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Parkinson's Disease

Common medicines increase risk of dementia, Alzheimer’s disease

A new has study has found that prolonged use or higher doses of certain common drugs is associated with increased risk of dementia, including Alzheimer’s disease. The drugs falling in the category of anticholinergic block a neurotransmitter in the central nervous system. The culprits include antidepressants like doxepin, first-generation antihistamines like chlorpheniramine, and some medications for bladder control like oxybutynin and a few sleeping pills.

“Older adults need to know that many medications, including over-the-counter sleep aids, have strong anticholinergic effects,” said Shelly Gray, director of the geriatric pharmacy programme at the University of Washington. “They should tell their health care providers about all their over-the-counter use.”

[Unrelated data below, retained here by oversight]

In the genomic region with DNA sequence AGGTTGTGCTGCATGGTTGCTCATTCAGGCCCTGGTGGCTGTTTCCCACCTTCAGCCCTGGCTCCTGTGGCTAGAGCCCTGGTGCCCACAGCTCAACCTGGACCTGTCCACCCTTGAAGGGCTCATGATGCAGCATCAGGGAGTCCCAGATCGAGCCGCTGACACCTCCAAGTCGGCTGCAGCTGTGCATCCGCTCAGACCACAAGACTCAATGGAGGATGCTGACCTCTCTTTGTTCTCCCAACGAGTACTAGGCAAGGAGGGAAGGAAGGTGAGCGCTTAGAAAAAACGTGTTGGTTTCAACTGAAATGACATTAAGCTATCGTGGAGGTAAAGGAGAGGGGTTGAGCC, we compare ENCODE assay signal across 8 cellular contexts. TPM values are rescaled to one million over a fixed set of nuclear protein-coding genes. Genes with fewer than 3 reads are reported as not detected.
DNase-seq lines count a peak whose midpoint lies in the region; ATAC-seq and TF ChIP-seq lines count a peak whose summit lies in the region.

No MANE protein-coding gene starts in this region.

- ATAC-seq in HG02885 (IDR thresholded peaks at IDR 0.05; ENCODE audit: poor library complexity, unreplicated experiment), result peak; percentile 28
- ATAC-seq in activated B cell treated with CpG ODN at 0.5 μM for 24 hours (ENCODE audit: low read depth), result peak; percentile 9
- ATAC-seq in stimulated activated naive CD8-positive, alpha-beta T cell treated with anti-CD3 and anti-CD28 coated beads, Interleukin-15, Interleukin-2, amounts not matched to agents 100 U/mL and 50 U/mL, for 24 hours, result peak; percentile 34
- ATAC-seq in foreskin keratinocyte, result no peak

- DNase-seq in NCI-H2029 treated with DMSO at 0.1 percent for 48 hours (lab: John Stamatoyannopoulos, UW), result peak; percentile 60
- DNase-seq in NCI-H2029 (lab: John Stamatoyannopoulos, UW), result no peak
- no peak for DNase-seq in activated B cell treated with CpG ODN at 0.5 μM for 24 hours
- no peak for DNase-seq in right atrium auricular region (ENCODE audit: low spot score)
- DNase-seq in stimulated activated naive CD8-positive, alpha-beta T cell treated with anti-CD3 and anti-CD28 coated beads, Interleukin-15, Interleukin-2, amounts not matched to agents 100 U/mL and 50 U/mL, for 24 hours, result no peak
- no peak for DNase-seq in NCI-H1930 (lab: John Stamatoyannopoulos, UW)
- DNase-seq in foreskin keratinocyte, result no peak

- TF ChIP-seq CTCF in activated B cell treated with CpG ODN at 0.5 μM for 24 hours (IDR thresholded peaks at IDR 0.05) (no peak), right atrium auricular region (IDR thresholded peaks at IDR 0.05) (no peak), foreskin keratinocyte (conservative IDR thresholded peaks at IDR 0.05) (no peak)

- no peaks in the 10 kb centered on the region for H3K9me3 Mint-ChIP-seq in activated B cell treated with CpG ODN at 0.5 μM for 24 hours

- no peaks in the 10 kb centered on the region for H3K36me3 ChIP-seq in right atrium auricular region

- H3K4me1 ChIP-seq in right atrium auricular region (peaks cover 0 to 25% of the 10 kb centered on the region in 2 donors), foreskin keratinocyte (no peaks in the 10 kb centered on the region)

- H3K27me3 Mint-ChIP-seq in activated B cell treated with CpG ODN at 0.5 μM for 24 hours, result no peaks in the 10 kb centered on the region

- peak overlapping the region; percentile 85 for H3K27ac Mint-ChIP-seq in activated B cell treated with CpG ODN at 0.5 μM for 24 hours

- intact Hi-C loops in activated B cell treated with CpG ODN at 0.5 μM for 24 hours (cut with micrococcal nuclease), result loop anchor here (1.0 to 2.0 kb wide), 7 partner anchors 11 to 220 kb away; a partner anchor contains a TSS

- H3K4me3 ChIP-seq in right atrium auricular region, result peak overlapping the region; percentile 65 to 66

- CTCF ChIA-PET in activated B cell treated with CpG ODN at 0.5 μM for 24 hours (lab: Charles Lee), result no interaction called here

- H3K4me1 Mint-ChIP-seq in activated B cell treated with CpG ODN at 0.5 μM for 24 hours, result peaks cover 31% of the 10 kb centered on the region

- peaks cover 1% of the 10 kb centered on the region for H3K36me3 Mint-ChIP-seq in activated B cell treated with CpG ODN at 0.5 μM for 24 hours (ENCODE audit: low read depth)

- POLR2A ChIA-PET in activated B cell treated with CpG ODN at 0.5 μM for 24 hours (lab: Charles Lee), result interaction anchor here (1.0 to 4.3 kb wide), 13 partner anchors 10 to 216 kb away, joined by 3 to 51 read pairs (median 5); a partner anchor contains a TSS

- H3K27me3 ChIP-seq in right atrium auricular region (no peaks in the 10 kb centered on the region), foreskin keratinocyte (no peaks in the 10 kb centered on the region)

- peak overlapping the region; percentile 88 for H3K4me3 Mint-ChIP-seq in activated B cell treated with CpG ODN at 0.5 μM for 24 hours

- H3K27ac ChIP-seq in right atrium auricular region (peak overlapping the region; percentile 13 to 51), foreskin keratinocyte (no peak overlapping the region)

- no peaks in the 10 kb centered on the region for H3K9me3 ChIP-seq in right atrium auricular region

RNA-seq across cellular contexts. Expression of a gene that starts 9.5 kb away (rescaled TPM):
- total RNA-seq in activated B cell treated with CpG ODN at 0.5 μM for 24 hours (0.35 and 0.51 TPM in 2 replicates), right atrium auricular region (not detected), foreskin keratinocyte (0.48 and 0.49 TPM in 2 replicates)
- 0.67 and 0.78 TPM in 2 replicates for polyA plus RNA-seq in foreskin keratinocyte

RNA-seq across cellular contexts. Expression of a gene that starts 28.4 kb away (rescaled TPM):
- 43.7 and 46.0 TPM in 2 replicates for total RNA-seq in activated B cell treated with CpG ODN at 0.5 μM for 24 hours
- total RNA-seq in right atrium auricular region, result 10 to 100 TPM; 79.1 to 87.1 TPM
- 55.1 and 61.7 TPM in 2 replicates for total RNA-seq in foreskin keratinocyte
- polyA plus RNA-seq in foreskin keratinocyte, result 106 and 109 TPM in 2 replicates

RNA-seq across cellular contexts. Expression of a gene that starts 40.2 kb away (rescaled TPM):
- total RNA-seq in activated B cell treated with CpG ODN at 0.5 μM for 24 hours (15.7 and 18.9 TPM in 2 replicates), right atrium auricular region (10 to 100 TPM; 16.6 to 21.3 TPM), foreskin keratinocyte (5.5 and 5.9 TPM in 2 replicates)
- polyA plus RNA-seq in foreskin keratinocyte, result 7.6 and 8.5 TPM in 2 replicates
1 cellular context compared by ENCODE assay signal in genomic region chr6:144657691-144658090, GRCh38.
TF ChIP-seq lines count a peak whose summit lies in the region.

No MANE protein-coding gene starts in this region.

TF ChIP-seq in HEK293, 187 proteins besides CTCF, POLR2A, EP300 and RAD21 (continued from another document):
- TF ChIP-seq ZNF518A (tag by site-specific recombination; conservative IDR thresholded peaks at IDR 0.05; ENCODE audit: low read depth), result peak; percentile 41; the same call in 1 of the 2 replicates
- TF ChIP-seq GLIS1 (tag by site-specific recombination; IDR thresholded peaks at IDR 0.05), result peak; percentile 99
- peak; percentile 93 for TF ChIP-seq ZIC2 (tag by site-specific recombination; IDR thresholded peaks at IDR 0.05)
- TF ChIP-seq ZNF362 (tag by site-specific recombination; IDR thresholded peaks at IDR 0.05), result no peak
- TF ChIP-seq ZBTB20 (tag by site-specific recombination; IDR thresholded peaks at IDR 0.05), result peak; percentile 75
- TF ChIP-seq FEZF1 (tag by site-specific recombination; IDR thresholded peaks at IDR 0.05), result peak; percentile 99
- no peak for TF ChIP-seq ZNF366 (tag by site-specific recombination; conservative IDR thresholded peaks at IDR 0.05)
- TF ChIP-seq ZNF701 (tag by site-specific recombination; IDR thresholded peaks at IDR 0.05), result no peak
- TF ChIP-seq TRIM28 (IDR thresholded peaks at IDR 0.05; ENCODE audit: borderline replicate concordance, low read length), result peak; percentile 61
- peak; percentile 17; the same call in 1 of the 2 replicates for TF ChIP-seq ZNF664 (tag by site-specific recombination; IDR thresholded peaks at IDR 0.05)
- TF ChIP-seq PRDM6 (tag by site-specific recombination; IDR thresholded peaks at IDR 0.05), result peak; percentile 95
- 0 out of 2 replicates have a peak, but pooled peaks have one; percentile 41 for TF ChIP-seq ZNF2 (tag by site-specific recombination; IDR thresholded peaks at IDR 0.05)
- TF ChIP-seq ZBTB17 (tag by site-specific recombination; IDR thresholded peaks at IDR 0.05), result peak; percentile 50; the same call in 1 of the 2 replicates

Nearly 3,500 seniors were followed by University of Washington researchers for more than seven years, during which they tracked their prescription medications and over-the-counter pills. They discovered thst people taking at least 10 milligrams a day of doxepin, 4 mg. of diphenhydramine or 5 mg. of oxybutynin for more than three years faced a greater dementia risk. According to Gray dementia is a common condition so any increased risk — regardless of the factor — is worrying, especially if there are alternative medications available. She said if physicians prescribe anticholinergic drugs because they’re the best option, they should give the lowest effective dose and stop when the drug is no longer needed.

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